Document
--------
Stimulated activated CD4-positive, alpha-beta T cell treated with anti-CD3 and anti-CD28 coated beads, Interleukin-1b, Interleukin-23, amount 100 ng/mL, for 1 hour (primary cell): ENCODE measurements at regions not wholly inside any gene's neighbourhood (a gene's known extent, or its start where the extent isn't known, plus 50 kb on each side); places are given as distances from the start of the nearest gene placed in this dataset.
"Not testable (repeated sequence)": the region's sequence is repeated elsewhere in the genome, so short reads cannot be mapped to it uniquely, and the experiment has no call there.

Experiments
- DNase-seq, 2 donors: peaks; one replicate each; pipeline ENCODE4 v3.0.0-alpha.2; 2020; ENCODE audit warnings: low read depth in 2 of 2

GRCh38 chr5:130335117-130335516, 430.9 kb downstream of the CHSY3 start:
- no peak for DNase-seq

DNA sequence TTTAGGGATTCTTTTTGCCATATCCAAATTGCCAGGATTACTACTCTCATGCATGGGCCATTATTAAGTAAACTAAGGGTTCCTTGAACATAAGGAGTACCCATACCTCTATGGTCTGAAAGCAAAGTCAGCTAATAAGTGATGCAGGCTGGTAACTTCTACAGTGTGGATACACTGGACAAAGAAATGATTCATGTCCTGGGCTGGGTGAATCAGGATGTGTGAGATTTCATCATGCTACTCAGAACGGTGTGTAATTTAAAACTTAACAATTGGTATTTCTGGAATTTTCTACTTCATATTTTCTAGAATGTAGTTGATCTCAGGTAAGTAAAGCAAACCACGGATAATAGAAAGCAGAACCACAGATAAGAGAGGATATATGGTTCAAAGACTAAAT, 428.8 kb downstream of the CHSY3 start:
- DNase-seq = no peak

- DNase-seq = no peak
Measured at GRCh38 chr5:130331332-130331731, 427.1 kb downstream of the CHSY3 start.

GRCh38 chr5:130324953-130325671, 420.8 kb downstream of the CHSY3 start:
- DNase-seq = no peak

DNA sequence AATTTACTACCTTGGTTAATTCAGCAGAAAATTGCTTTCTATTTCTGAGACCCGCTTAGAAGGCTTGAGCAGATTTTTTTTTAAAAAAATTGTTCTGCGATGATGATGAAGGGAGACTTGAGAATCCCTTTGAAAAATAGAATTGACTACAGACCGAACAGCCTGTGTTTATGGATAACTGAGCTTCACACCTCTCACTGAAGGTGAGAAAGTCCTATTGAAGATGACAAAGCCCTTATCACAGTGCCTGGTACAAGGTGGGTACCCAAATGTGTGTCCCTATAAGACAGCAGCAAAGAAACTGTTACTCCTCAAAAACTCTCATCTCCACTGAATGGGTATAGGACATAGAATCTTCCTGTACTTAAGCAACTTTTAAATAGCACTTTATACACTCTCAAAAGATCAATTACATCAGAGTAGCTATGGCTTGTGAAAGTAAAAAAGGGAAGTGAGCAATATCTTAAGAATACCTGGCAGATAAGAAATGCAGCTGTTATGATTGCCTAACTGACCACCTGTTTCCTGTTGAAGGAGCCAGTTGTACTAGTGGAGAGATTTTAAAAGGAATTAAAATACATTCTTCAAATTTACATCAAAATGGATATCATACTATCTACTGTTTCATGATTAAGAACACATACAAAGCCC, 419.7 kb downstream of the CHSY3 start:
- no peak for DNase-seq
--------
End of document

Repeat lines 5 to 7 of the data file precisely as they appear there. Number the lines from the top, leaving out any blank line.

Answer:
GRCh38 chr5:130335117-130335516, 430.9 kb downstream of the CHSY3 start:
- no peak for DNase-seq

DNA sequence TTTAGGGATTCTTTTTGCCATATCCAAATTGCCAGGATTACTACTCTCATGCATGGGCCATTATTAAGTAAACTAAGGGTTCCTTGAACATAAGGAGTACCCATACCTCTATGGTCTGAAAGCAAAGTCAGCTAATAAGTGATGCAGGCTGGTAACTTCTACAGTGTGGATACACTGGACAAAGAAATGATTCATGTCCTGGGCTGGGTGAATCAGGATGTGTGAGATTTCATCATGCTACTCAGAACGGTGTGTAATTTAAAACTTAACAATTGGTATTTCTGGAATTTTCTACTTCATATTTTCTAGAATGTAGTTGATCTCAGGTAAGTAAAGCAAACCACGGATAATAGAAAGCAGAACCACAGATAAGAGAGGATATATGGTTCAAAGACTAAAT, 428.8 kb downstream of the CHSY3 start: